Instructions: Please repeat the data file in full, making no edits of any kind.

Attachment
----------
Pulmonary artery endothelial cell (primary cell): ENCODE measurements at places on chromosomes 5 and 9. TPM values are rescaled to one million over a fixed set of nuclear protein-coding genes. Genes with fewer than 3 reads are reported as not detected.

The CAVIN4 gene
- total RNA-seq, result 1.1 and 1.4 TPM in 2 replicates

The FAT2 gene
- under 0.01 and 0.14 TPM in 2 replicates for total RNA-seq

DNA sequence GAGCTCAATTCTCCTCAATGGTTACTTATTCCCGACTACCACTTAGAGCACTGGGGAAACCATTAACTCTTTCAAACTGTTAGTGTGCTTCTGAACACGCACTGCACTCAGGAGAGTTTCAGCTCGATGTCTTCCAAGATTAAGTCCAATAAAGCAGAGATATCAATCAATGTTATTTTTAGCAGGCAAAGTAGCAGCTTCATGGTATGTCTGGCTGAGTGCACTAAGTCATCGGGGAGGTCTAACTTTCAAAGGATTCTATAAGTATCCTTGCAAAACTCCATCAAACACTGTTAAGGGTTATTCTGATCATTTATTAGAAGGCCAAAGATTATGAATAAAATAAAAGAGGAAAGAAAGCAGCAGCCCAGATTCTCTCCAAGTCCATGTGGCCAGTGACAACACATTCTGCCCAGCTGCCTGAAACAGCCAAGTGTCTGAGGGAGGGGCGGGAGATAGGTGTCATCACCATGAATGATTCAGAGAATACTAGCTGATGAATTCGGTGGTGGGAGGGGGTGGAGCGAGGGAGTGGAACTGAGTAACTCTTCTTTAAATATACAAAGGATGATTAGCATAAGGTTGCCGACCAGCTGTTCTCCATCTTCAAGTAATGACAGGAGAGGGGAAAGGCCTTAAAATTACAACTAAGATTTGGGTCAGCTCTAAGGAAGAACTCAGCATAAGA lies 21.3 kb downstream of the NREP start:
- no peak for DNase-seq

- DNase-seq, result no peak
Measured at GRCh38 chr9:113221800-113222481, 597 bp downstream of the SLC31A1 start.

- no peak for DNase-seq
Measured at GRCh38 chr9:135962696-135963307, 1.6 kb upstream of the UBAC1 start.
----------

Pulmonary artery endothelial cell (primary cell): ENCODE measurements at places on chromosomes 5 and 9. TPM values are rescaled to one million over a fixed set of nuclear protein-coding genes. Genes with fewer than 3 reads are reported as not detected.

The CAVIN4 gene
- total RNA-seq, result 1.1 and 1.4 TPM in 2 replicates

The FAT2 gene
- under 0.01 and 0.14 TPM in 2 replicates for total RNA-seq

DNA sequence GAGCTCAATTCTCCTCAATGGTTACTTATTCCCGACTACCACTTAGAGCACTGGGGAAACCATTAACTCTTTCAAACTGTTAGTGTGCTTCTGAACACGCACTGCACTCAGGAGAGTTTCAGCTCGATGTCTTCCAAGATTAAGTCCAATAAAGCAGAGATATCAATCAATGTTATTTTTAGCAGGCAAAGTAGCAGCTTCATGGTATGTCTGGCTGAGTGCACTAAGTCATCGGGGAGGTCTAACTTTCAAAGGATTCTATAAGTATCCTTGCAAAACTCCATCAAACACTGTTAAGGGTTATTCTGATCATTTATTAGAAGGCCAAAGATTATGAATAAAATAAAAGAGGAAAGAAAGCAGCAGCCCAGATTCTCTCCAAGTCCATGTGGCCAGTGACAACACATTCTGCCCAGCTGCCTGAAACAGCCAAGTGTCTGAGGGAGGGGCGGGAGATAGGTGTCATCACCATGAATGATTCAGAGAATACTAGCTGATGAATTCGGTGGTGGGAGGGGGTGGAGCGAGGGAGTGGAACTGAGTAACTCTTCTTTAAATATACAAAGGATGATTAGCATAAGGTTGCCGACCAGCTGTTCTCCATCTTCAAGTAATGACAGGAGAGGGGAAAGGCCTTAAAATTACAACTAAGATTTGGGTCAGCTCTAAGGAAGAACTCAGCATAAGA lies 21.3 kb downstream of the NREP start:
- no peak for DNase-seq

- DNase-seq, result no peak
Measured at GRCh38 chr9:113221800-113222481, 597 bp downstream of the SLC31A1 start.

- no peak for DNase-seq
Measured at GRCh38 chr9:135962696-135963307, 1.6 kb upstream of the UBAC1 start.